An American news outlet that made a rare visit to North Korea to cover the country's Olympic team is being criticized by the Trump administration for coverage that, in the words of one official, depicted "the most totalitarian country on the planet … as a cheerful winter holiday resort."
NBC Nightly News anchor Lester Holt broadcast last week from the Masikryong Ski Resort, where South Korean and North Korean alpine ski teams are slated to train.
In some segments of the program, Holt was framed against a backdrop of children sledding, skiers in brightly colored gear, and jumbo screens displaying singers in military uniforms. Holt said that he and his crew had undergone an extensive customs search when entering North Korea, noting that the resort was "certainly" an aspect of North Korea that its leaders "would like us to see."
Criticism of the broadcast erupted online, accusing NBC of misrepresenting a stage-managed piece of North Korean propaganda for American viewers. Holt defended the coverage, saying, "You go to a place like North Korea with your eyes wide open."
A spokesperson for President Donald Trump's National Security Council (NSC) told VOA's Korean Service on Thursday that council members were ashamed of the network's coverage.
"We are embarrassed for NBC. A first-year journalism student would know to highlight the severe constraints on their ability to report on North Korea as it truly is," the official said. "It is no small feat of the most totalitarian country on the planet to be depicted as a cheerful winter holiday resort, but somehow NBC has managed to do it."
The controversy over Holt's coverage comes amid a slight easing of tension between Pyongyang and Seoul, a change which could undercut the Trump administration's campaign of international sanctions and "maximum pressure" on North Korea to halt its nuclear and missile programs.
In response to last week's White House comment, an NBC spokesperson told VOA that Holt clearly stated that the North Korean "government escorts determined where they could go, watching and listening to every move." In one report, Holt said, "What you're seeing here certainly flies in the face of a country that's undergoing crippling sanctions, and that may be part of the reason we were invited to see this."
Holt told Adweek on Monday that the Olympic Games will be conducted with a major news story in the background.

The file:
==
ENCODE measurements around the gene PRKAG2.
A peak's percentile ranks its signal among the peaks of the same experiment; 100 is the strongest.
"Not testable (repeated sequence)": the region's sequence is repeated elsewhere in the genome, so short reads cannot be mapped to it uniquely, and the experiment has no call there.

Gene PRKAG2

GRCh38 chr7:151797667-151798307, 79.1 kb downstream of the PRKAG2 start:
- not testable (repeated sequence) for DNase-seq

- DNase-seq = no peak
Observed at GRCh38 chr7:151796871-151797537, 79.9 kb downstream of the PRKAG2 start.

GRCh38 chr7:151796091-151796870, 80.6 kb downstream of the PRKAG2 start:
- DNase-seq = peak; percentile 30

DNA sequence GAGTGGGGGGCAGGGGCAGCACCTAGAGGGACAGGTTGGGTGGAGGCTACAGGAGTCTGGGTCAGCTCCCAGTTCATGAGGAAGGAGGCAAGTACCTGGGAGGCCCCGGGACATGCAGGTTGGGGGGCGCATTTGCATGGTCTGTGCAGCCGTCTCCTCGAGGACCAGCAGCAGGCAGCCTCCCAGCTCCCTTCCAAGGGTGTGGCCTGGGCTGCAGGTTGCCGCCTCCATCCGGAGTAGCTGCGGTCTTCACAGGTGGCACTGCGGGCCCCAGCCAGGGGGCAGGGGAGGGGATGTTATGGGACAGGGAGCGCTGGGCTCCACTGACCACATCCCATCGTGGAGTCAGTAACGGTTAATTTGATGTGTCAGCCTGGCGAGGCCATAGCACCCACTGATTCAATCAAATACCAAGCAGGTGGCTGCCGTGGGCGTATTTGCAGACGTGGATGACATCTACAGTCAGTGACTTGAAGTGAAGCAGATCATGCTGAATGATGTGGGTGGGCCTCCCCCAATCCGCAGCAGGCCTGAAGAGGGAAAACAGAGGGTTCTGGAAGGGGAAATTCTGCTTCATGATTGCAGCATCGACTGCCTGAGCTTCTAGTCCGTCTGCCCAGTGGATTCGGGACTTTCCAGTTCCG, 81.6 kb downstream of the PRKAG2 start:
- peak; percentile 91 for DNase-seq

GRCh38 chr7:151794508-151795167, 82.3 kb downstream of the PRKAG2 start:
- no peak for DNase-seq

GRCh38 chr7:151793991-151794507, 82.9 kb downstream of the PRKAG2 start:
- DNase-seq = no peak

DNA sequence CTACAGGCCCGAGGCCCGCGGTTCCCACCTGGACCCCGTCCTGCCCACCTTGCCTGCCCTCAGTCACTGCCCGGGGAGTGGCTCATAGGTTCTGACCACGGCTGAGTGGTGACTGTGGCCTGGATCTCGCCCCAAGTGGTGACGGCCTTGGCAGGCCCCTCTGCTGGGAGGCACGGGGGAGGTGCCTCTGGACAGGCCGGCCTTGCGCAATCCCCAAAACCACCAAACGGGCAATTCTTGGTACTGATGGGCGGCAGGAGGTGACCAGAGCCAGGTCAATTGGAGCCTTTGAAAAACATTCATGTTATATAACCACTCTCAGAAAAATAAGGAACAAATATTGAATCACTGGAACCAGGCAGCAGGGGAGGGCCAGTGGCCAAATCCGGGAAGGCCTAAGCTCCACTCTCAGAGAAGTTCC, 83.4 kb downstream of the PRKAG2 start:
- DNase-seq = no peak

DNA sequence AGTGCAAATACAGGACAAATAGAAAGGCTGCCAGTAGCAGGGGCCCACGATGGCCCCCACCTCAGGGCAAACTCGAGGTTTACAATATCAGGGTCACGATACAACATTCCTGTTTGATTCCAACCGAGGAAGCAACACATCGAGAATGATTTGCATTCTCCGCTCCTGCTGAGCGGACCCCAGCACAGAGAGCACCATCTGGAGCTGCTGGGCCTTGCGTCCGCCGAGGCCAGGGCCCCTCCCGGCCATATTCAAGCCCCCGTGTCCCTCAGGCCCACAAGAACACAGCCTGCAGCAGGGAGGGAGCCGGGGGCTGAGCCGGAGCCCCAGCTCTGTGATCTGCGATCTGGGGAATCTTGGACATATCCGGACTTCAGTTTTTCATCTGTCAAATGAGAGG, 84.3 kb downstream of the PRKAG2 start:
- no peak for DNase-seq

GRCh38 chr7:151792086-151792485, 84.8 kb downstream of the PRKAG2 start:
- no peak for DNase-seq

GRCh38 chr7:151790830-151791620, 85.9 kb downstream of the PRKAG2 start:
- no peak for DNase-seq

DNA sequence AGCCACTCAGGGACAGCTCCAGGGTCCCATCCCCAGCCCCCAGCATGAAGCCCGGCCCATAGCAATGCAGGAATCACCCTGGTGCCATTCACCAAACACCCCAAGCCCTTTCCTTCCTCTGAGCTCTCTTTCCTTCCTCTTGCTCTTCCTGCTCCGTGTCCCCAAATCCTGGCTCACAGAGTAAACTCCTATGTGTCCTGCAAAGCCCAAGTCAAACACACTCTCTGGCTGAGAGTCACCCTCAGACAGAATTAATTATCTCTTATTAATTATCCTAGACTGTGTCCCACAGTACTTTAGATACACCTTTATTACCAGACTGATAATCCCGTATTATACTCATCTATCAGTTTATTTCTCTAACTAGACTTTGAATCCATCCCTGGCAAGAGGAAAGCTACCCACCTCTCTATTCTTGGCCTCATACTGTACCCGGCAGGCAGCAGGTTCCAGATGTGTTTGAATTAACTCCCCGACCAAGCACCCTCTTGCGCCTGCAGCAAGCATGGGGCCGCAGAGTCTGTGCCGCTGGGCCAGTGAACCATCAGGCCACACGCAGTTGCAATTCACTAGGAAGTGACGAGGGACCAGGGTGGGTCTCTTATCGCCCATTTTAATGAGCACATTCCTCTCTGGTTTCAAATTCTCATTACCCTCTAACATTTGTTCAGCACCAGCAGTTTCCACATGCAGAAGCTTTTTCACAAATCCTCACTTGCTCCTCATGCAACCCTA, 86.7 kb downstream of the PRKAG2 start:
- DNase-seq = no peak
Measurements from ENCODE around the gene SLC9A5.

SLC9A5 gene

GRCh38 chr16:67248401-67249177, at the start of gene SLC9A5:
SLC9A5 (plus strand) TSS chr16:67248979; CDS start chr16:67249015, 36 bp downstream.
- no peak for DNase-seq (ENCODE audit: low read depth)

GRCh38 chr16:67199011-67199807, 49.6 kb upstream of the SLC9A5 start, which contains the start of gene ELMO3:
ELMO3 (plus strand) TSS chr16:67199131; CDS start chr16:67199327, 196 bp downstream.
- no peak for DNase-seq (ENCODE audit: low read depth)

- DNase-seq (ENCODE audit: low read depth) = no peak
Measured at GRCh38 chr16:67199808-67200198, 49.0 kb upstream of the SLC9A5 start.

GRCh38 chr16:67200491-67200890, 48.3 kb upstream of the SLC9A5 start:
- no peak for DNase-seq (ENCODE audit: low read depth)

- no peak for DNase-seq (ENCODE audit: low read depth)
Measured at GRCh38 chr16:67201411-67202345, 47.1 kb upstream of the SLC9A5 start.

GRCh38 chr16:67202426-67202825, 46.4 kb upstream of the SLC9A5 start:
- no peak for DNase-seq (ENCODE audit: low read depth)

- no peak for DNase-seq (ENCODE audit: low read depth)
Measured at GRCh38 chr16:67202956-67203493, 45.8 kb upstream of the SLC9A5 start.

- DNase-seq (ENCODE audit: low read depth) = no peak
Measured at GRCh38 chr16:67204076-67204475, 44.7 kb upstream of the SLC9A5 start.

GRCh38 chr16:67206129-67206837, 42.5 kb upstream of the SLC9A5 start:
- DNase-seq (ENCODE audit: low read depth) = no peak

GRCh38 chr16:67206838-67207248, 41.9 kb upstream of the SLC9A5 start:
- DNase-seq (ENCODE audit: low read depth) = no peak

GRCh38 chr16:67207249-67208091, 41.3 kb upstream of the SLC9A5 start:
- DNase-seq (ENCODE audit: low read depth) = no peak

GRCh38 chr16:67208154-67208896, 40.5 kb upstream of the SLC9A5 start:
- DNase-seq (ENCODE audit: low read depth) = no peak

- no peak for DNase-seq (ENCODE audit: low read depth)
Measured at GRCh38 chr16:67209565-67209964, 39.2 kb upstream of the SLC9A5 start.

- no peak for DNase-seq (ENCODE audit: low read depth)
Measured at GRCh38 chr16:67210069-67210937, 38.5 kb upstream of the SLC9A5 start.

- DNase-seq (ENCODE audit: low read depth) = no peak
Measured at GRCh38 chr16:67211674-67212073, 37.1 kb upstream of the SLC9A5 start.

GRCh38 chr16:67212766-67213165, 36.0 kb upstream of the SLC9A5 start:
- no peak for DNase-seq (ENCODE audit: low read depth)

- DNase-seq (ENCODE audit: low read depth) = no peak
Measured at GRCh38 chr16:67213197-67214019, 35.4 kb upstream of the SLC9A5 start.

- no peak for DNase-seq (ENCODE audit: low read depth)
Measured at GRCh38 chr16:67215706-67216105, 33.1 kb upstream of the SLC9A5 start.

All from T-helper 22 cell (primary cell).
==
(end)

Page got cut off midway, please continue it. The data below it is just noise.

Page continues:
"The world is holding its breath on the issue of: Is this the breakthrough? Is this the moment when they can start having a useful dialogue?" he said. "On a geopolitical level, this may complicate how the White House views the North Korean nuclear threat if this sets a pattern for a stronger relationship between the North and South."
North, South agreement
Earlier this month, the two Koreas held the first high-level talks in two years following Kim's offer to discuss his country's participation in the Olympics.
The discussions produced an inter-Korean agreement, officially announced on Jan. 20, under which the two sides agreed to march together under a single flag at the opening ceremony of the games and field a combined women's ice hockey team. The North also agreed to send 22 athletes and a large delegation, including a cheerleading squad and performers. The athletes will compete in ice hockey, figure skating, short track speed skating, cross-country skiing and alpine skiing, the International Olympic Committee said.
North Korea on Monday canceled a joint cultural event, citing South Korean media coverage of its participation in the games.
The NBC broadcast from Masikryong came several weeks ahead of the Winter Olympics, scheduled to be held in the South Korean city of Pyeongchang from February 9-25. The games are a prized franchise for NBCUniversal, the Comcast subsidiary that is parent company of NBC, which also broadcast The Apprentice, the show that launched Trump's reality TV career.
Since 1995, NBCUniversal has paid the International Olympic Committee (IOC) $15.63 billion for the rights to broadcast the Olympics through 2032. The money helps support the Olympic movement, according to the IOC.
VOA's Christy Lee contributed to this report.